LONDON (Reuters) - Just as the top four men's seeds seemed set to contest the Wimbledon semi-finals for the first time in 20 years, dashing Frenchman Richard Gasquet fired a broadside of backhands straight through the script on Wednesday.
Defending champion Novak Djokovic, seven-times title holder Roger Federer and home hope Andy Murray all kept to their side of the bargain with straight sets wins. But Swiss Stanislas Wawrinka, the French Open champion, let the side down.
Then again, there was no shame in a 6-4 4-6 3-6 6-4 11-9 defeat against a daring man playing one of the matches of his life in a contest dubbed "the battle of the backhands".
Gasquet, a former world junior champion who has fallen short of the heights expected of him, served for the match at 5-3 in the fifth set but fourth seed Wawrinka broke back, gesturing with a finger pointed to his head that he had the mental edge.
But Gasquet, whose trademark single-hander, like Wawrinka's near identical backhand stroke, has the purists purring, showed remarkable resolve to withstand a barrage.
With Wawrinka a proven warrior and a bona fide member of the elite after winning the 2014 Australian Open and succeeding Rafa Nadal as French Open champion, you feared the worst for Gasquet.
As the backhands fizzed diagonally across the net with ever-increasing intensity the 21st seed kept his nose in front.
Five times Wawrinka held serve to stay alive.
At the sixth time of asking, however, Gasquet forged 0-40 ahead and, although two match points went begging, Wawrinka fired a backhand long to end the duel.
"It was very difficult for me to lose that serve at 5-3," Gasquet, who destroyed Andy Roddick at the same stage in 2007 only to lose to Federer in the semi-final, told reporters.
"I kept fighting. That made the difference."
While Gasquet in full flow has always been a joy to behold, his mental fortitude has been questioned.
He lost to Australian Nick Kyrgios here last year despite having nine match points and two years ago at Roland Garros he went down 8-6 in a fifth set to Wawrinka.
"It's a revenge for me a little bit," he said. "It's great to win. After 2007, it's been a long time."
"I'm proud because there are big players in the semis. I'm the worst when you see Federer, Djokovic and Murray."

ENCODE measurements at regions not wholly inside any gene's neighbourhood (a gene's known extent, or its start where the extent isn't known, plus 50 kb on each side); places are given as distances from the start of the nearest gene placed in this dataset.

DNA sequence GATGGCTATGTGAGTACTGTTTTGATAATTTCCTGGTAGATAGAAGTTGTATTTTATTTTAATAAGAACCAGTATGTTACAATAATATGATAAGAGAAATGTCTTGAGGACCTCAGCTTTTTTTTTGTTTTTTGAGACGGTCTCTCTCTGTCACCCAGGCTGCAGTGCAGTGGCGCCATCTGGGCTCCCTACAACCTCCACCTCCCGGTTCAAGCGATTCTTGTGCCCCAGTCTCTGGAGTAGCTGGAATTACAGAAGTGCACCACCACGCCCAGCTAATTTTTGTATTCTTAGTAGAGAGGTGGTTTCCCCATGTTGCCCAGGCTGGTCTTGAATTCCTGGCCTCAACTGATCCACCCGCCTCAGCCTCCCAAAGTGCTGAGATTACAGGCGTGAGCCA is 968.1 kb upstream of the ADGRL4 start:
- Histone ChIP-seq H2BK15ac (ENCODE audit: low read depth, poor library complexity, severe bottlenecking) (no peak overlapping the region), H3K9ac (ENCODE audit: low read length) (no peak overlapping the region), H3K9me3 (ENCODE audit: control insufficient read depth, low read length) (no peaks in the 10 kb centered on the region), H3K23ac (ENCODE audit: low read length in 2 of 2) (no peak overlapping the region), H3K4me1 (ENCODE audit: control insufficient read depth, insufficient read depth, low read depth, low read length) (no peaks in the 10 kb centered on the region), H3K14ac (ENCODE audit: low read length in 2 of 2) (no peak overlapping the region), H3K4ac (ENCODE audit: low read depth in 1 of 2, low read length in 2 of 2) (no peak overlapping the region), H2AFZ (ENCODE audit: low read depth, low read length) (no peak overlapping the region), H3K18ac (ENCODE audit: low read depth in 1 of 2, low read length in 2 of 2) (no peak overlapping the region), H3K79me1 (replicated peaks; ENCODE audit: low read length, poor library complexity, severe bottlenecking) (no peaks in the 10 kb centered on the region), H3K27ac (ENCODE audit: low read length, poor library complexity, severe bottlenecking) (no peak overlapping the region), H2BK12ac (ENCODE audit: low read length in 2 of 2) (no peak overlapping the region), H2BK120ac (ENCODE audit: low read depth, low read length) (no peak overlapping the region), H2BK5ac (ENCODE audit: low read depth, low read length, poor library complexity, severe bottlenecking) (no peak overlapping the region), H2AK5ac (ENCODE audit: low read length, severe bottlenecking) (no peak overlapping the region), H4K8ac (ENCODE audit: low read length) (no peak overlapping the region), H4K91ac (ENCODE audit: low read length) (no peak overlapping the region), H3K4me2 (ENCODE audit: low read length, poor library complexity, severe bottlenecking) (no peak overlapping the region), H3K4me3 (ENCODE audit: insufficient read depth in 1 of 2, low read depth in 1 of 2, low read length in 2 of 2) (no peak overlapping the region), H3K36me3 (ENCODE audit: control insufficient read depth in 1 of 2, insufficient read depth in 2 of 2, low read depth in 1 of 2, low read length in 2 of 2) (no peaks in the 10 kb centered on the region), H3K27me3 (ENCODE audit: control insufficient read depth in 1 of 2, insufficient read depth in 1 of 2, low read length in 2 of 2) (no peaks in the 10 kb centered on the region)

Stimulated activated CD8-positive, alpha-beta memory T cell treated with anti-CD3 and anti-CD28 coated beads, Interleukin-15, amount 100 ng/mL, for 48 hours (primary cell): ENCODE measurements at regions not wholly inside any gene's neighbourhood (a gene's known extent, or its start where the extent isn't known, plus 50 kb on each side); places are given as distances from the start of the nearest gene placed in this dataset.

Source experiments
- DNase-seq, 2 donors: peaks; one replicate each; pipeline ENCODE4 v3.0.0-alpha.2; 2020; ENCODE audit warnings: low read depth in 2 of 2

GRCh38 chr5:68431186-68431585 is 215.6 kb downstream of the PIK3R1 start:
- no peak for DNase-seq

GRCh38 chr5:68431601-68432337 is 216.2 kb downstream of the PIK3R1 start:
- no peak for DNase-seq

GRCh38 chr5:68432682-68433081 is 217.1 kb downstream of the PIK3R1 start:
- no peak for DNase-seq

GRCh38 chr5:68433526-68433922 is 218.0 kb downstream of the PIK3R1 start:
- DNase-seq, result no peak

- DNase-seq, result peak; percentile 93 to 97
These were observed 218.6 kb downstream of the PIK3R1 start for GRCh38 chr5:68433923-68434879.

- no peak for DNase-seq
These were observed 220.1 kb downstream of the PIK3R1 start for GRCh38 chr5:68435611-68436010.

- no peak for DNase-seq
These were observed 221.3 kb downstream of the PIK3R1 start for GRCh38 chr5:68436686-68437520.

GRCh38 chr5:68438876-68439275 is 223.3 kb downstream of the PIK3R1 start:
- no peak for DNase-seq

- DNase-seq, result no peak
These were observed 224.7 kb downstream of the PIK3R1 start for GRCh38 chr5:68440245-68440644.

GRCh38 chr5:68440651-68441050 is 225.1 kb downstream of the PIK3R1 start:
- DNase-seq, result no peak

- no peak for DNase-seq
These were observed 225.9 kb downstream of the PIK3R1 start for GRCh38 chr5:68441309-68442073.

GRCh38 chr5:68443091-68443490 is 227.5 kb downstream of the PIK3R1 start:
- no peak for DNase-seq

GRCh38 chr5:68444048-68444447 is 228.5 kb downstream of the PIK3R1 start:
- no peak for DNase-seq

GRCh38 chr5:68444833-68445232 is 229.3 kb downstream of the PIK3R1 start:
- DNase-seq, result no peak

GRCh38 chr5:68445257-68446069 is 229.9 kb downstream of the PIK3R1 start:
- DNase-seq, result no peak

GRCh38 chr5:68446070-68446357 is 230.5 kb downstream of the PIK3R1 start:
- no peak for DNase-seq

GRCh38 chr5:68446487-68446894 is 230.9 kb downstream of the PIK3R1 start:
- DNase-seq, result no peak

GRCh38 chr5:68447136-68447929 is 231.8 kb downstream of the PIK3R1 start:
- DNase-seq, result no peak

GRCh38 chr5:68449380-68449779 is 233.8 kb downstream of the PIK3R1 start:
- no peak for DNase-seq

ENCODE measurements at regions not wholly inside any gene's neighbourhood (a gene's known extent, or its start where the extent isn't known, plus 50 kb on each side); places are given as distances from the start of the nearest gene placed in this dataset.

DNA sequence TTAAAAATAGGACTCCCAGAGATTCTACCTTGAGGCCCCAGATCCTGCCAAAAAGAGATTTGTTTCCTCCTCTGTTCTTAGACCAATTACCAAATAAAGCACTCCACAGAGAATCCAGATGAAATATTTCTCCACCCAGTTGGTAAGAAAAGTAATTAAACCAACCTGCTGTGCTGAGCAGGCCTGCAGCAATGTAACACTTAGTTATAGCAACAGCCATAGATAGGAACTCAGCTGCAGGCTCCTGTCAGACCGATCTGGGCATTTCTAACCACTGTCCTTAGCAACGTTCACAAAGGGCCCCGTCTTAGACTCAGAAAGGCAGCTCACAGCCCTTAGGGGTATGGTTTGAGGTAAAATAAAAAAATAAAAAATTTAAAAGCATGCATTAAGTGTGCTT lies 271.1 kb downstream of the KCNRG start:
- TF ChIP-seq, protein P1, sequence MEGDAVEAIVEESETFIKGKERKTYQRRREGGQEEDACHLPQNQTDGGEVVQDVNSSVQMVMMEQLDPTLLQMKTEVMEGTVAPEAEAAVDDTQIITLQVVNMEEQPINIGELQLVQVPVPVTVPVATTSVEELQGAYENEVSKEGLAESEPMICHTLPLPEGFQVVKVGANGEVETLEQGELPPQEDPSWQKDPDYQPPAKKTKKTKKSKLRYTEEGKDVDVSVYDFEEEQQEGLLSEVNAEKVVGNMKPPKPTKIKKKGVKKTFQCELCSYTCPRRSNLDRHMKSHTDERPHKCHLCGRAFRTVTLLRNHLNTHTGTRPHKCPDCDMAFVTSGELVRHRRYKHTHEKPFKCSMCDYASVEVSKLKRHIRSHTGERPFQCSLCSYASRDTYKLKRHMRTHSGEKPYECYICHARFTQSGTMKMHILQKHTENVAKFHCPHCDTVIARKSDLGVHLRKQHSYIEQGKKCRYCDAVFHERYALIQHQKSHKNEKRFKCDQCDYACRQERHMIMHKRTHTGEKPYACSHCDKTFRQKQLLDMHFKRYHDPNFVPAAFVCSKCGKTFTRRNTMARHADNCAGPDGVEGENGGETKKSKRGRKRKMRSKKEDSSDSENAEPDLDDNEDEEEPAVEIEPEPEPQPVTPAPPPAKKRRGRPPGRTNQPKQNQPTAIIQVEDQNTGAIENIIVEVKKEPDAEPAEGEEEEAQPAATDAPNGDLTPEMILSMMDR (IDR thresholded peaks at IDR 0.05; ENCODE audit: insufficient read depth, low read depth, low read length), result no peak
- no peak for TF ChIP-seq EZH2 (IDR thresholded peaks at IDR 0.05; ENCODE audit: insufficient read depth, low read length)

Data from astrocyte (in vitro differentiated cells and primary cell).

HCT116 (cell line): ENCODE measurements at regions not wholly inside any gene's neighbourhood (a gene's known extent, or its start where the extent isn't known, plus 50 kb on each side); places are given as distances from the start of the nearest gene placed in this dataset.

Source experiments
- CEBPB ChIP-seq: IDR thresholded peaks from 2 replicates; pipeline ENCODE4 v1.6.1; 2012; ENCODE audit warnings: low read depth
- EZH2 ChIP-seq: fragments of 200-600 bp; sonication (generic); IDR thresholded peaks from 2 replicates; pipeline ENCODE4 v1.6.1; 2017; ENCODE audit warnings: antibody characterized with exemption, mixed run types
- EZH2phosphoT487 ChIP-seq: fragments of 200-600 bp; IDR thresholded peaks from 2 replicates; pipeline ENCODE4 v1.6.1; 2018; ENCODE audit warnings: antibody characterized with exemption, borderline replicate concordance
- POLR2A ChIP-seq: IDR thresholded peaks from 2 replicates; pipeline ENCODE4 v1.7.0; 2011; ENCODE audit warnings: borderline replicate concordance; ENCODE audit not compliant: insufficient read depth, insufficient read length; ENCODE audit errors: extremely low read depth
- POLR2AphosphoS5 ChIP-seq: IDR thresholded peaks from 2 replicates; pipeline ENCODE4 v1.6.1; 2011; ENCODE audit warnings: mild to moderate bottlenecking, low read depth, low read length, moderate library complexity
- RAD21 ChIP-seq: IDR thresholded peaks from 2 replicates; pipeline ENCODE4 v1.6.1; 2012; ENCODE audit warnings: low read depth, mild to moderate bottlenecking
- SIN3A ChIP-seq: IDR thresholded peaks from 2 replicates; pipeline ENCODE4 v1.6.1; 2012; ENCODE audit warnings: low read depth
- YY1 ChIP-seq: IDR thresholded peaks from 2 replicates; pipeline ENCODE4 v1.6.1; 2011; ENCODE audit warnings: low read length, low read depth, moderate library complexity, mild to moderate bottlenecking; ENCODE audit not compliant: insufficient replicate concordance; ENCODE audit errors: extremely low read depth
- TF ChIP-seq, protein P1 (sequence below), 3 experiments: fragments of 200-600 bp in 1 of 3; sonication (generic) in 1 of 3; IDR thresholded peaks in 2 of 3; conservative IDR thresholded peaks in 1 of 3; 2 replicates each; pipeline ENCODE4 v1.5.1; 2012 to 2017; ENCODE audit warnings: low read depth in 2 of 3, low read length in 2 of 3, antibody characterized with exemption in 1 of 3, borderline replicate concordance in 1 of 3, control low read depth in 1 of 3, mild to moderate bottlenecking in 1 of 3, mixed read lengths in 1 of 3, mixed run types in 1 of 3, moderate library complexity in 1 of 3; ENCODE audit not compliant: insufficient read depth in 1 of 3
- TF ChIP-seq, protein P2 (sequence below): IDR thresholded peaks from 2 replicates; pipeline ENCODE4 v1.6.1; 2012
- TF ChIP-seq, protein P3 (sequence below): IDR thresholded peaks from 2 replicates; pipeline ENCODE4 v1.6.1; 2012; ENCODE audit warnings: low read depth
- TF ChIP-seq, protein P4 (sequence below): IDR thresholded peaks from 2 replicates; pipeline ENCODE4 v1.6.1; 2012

Gasquet will have to scale the same heights, and some, to have any hope of reaching his first grand slam showpiece at the 43rd attempt as Djokovic awaits in the semi-final.
A few weeks ago on Paris clay he managed only six games against the world number one Serb who clinically took U.S. Open champion Marin Cilic apart 6-4 6-4 6-4 on Wednesday.
After Djokovic's scare against Kevin Anderson in the previous round, when he extricated himself from a deep hole, Djokovic cruised into his 27th grand slam semi-final after extending his domination of Croatian Cilic to 13-0.
"I'm hoping I have that extra gear. I'm hoping it can come out now in the semi-finals," the 28-year-old said.
Federer was more inconvenienced by a couple or irritating rain delays as he swept past Gilles Simon in the day's first Switzerland v France contest on Court One, winning 6-3 7-5 6-2.
The only blot was finally dropping a service game after 116 successive holds stretching back to last month's Halle Open.
Third seed Murray, playing in the quarter-finals for the eighth year in a row, was kept on his toes by the only non-European in the last eight, Canada's unseeded Vasek Pospisil, but with a royal audience in the shape of Prince William and his wife the Duchess of Cambridge he delivered a 6-4 7-5 6-4 win.
He has faced nobody ranked higher than 23 so far but things are about to get considerably trickier with second seed Federer looming on Friday.
The last of the Swiss maestro's 17 grand slam titles reduced Murray to tears on finals day in 2012, though a few months after that Murray beat the Swiss on Centre Court to win Olympic gold.
"It will bring back those memories of a great summer for both of us," Federer told reporters.
(Reporting by Martyn Herman; Editing by Ken Ferris)